Info iconThis preview shows pages 1–3. Sign up to view the full content.

View Full Document Right Arrow Icon
CHAPTER 8 MEMBRANE STUCTURE AND FUNCTION Introduction The plasma membrane separates the living cell from its nonliving surroundings. This thin barrier, 8 nm thick, controls traffic into and out of the cell. Like other membranes, the plasma membrane is selectively permeable , allowing some substances to cross more easily than others. A. Membrane Structure The main macromolecules in membranes are lipids and proteins, but include some carbohydrates. The most abundant lipids are phospholipids. Phospholipids and most other membrane constituents are amphipathic molecules . Amphipathic molecules have both hydrophobic regions and hydrophilic regions. The phospholipids and proteins in membranes create a unique physical environment, described by the fluid mosaic model . A membrane is a fluid structure with proteins embedded or attached to a double layer of phospholipids. 1. Membrane models have evolved to fit new data Models of membranes were developed long before membranes were first seen with electron microscopes in the 1950s. In 1895, Charles Overton hypothesized that membranes are made of lipids because substances that dissolve in lipids enter cells faster than those that are insoluble.
Background image of page 1

Info iconThis preview has intentionally blurred sections. Sign up to view the full version.

View Full DocumentRight Arrow Icon
Twenty years later, chemical analysis confirmed that membranes isolated from red blood cells are composed of lipids and proteins. Attempts to build artificial membranes provided insight into the structure of real membranes. In 1917, Irving Langmuir discovered that phospholipids dissolved in benzene would form a film on water when the benzene evaporated. The hydrophilic heads were immersed in water. In 1925, E. Gorter and F. Grendel reasoned that cell membranes must be a phospholipid bilayer two molecules thick. The molecules in the bilayer are arranged such that the hydrophobic fatty acid tails are sheltered from water while the hydrophilic phosphate groups interact with water. Actual membranes adhere more strongly to water than do artificial membranes composed only of phospholipids. One suggestion was that proteins on the surface increased adhesion. In 1935, H. Davson and J. Danielli proposed a sandwich model in which the phospholipid bilayer lies between two layers of globular proteins. Early images from electron microscopes seemed to support the Davson- Danielli model and until the 1960s, it was considered the dominant model. Further investigation revealed two problems. First, not all membranes were alike, but differed in thickness, appearance when stained, and percentage of proteins. Second, measurements showed that membrane proteins are actually not very soluble in water. Membrane proteins are amphipathic, with hydrophobic and hydrophilic regions. If at the surface, the hydrophobic regions would be in contact with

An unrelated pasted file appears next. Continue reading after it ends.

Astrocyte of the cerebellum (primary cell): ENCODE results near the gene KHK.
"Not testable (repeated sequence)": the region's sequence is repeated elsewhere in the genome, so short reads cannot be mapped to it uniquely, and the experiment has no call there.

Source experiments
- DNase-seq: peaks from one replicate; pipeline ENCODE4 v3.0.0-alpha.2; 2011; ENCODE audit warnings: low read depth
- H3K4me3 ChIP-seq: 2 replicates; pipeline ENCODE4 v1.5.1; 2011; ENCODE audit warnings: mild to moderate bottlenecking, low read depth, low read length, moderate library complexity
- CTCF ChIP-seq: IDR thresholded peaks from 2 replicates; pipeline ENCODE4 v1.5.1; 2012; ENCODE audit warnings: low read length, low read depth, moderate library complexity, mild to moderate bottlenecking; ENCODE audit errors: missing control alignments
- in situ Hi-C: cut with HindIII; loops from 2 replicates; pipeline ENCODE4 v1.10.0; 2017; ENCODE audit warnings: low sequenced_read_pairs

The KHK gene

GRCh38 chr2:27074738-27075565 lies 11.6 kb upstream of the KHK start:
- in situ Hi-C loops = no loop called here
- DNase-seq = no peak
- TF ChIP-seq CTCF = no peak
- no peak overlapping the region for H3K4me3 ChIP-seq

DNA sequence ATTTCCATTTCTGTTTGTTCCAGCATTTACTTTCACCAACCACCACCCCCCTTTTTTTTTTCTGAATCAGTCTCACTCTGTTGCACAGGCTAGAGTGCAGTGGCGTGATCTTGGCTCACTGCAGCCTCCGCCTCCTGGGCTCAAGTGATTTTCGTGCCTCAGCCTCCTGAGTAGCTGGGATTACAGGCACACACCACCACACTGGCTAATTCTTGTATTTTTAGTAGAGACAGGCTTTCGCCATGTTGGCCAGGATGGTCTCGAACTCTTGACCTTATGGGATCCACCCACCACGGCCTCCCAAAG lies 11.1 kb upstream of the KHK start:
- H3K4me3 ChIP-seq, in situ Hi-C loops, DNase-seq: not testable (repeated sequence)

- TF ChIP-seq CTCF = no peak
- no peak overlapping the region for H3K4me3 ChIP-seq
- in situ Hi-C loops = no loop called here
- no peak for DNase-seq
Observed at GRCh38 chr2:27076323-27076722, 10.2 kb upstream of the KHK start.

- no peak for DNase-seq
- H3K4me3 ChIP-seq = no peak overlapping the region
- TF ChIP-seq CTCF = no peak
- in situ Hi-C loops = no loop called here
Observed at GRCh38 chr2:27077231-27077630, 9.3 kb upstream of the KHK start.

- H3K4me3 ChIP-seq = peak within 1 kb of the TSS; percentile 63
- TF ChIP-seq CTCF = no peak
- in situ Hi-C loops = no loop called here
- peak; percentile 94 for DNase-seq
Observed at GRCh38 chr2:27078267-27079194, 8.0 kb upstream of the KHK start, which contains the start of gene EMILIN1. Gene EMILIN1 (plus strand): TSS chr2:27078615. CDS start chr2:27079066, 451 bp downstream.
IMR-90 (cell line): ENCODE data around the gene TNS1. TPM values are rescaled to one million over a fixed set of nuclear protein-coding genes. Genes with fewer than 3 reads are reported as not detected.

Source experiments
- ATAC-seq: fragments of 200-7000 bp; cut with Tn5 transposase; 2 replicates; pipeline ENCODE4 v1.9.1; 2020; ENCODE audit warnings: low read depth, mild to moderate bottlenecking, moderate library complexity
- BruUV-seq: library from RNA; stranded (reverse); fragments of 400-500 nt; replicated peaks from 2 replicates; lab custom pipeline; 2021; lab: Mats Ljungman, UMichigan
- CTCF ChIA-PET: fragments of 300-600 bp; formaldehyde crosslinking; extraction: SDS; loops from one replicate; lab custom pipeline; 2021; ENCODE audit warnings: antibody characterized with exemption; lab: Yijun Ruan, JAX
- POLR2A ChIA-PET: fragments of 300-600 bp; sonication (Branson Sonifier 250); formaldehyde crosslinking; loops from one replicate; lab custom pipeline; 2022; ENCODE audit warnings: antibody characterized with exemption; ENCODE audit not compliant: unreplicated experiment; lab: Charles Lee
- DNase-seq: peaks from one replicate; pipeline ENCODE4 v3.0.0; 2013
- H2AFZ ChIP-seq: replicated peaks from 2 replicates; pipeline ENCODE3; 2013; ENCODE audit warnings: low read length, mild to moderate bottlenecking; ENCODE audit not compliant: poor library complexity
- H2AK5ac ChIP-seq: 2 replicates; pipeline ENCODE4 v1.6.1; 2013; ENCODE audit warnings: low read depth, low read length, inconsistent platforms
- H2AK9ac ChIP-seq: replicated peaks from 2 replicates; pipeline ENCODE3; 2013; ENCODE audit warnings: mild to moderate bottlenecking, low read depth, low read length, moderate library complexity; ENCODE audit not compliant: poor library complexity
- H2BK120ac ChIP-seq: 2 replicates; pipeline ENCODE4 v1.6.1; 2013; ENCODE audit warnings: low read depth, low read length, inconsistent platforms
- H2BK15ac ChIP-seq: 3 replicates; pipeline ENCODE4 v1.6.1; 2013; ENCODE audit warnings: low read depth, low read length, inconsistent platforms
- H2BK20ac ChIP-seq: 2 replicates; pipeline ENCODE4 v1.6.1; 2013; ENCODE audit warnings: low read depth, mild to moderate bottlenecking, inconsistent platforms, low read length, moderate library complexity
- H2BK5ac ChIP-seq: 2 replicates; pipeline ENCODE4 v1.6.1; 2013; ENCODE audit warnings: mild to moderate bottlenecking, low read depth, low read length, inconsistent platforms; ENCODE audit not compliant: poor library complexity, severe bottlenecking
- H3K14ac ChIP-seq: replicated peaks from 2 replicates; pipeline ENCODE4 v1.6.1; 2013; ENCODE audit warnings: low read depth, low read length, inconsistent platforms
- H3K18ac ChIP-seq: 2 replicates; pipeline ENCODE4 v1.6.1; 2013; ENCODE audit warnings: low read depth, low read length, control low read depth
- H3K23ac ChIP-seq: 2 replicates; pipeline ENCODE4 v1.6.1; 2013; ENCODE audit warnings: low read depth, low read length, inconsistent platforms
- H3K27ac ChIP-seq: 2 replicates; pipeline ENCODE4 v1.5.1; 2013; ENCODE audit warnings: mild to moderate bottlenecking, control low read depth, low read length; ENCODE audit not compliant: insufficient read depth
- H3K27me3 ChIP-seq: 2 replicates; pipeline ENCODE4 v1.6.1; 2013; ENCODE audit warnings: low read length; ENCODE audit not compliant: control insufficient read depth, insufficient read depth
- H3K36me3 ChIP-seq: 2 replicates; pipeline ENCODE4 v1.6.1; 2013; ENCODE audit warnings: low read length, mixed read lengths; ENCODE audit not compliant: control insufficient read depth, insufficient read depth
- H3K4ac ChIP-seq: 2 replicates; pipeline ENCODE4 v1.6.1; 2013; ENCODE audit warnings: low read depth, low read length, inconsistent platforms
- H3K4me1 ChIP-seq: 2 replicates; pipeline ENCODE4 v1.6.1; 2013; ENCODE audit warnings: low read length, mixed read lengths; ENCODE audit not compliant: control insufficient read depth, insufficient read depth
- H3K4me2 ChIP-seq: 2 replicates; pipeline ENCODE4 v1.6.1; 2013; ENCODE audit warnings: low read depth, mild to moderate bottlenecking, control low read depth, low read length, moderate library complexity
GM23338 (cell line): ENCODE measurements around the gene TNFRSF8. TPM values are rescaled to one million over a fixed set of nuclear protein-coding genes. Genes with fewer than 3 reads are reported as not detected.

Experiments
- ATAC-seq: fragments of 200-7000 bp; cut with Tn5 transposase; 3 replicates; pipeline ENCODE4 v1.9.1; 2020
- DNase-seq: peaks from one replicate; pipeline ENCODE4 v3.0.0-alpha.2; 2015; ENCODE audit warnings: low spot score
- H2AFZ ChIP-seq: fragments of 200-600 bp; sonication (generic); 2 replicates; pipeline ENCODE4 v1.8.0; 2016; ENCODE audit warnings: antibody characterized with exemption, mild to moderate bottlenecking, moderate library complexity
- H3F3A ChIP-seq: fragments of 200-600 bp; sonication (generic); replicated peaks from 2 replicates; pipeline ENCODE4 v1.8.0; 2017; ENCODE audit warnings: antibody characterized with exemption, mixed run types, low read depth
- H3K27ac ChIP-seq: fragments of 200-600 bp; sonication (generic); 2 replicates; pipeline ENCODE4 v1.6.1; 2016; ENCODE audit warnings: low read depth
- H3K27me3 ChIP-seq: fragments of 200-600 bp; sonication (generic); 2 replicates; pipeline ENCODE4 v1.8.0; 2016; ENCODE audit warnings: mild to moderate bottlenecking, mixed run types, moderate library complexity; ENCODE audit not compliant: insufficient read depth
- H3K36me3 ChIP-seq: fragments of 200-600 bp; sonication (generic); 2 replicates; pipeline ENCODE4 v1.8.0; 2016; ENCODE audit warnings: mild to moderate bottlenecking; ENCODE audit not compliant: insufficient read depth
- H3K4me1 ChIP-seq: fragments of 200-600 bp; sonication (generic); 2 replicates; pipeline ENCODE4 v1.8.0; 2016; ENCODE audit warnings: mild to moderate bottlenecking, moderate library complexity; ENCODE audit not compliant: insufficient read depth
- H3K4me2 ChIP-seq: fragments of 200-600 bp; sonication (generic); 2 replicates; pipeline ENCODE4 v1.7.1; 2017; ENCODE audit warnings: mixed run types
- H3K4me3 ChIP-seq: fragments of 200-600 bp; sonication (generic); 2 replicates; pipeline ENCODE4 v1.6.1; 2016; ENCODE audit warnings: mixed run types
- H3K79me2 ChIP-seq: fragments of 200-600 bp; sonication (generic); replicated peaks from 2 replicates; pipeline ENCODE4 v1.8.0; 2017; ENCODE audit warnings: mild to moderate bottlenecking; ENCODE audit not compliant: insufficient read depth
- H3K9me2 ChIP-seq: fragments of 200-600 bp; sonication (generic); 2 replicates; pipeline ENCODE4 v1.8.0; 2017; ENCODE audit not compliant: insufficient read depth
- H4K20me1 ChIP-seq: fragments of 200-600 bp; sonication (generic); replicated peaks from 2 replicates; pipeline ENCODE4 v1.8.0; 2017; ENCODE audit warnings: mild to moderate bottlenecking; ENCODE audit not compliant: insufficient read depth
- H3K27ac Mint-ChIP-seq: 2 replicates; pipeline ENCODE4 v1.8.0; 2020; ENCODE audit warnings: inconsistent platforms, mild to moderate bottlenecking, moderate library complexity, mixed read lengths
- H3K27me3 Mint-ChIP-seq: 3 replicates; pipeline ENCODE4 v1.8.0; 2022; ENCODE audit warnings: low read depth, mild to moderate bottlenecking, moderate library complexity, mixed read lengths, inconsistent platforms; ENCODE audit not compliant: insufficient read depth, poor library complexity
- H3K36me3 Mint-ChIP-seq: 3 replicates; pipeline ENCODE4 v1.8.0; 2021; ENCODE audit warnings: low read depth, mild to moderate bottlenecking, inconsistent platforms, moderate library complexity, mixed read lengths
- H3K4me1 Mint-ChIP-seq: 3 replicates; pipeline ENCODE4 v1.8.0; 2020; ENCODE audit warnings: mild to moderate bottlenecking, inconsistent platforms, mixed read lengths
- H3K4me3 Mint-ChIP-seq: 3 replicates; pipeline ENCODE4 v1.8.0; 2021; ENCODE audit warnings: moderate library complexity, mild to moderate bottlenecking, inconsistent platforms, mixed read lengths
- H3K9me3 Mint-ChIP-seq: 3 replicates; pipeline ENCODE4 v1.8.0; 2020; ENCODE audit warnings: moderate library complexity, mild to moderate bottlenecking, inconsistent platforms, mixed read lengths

Background image of page 2
Image of page 3
This is the end of the preview. Sign up to access the rest of the document.

This note was uploaded on 08/28/2010 for the course SCIENCE 101 taught by Professor Wong during the Spring '10 term at Rutgers.

Page1 / 15


This preview shows document pages 1 - 3. Sign up to view the full document.

View Full Document Right Arrow Icon
Ask a homework question - tutors are online